More homes not the solution

SIR – I was surprised by Mike Hobday s letter (WHT, June 4). His assertion that the case for more homes in Hertfordshire and the south-east is overwhelming just doesn t hold water. Yes, people are living longer, and yes, the family structure of the UK

SIR - I was surprised by Mike Hobday's letter (WHT, June 4). His assertion that the case for more homes in Hertfordshire and the south-east is "overwhelming" just doesn't hold water. Yes, people are living longer, and yes, the family structure of the UK is changing, but this doesn't cause the scale of problem we face in the south of England.

What's caused the problem is more to do with where the jobs are. People move to where they can find work. Large parts of towns and cities around the UK are half empty. Why? There are few decent jobs, fewer good schools and even fewer prospects. Anyone who wants a future, and can leave, does so. They arrive in the south and then need somewhere to live as well as work.

So what is the solution? Rebalance the equation. Make more jobs available where the houses are. Many companies move to the south-east because that's where their contacts and competitors are.

Business costs are virtually the same whether you're located in Hull or Hertfordshire. Rents might be different, but then Hertfordshire is closer to your suppliers and customers. The incentives are skewed to Hertfordshire. A sensible change to how businesses are taxed and charged could change all that. The big question for Mike is why Labour haven't already done this! They've attempted to address deprivation through redistributing council tax, but that has no effect whatsoever on businesses. The idea of allowing local councils to set their own business taxation would mean areas with a lack of jobs could cut taxes to really encourage businesses to relocate there. When you move the employer, you move the people. Get the balance right and everyone gets a better place to live. No more 10,000 new houses.


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If we did this now, by 2021 Hertfordshire's current housing stock could be adequate for its needs, and any new developments needed could be done gradually and sustainably without the problems that the recent plan will clearly cause.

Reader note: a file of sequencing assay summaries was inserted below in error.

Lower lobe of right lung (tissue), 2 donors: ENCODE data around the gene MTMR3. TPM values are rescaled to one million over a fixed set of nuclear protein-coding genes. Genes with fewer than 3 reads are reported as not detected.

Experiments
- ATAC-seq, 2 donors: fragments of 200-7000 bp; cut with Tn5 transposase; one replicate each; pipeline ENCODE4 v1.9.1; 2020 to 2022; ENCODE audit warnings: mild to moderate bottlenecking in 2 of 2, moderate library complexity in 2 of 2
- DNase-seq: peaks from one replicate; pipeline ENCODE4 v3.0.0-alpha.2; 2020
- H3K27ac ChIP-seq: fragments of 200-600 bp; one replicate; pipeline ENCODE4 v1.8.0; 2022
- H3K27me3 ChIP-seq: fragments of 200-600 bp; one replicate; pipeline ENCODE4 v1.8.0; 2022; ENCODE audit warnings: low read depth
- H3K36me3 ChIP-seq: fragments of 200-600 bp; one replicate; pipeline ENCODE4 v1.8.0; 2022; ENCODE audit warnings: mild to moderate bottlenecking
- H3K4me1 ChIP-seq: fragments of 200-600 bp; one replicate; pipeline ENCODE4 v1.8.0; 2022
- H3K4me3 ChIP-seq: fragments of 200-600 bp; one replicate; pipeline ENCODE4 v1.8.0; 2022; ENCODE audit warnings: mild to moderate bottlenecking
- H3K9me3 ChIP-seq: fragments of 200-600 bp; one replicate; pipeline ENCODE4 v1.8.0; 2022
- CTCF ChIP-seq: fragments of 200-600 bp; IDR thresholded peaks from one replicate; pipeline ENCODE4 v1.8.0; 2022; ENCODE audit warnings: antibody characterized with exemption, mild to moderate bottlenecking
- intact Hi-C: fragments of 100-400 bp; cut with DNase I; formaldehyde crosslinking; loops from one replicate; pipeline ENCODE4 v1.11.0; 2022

Mike also misses the point about infrastructure support for the housing development. Local infrastructure is covered within developers' costs, but wider infrastructure isn't.

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When we get an A1(M) so clogged with traffic it needs widening to three lanes right to Stevenage, it won't be the developers that pay, it'll be the taxpayer. Billions of pounds of road development would be needed, all from our pockets, whilst the developers walk away with multi-million pound profits. When we find there's not enough water because of 10,000 new lawn sprinklers in Hatfield alone, and a water pipeline needs building from North Wales to supply enough water (a distinct possibility, it's feasibility is already being discussed), how much will the developers pay? Nothing.

The costs will hit our water bills. We pay again. To state that 'developers will be forced to pay for the infrastructure required' is naïve in the extreme. Our taxes and bills will all rise because of these housing developments, and to deny otherwise is to deny the nose on your face.

That is why I'm opposed to this development, and why this misguided idea needs to be abandoned. Developers pay a bit, the taxpayer pays a lot, our environment pays the most, and all because this government (and the Conservatives are no better) have simply not understood what causes the problem in the first place.

Paul Zukowskyj, Liberal Democrat prospective Parliamentary candidate.

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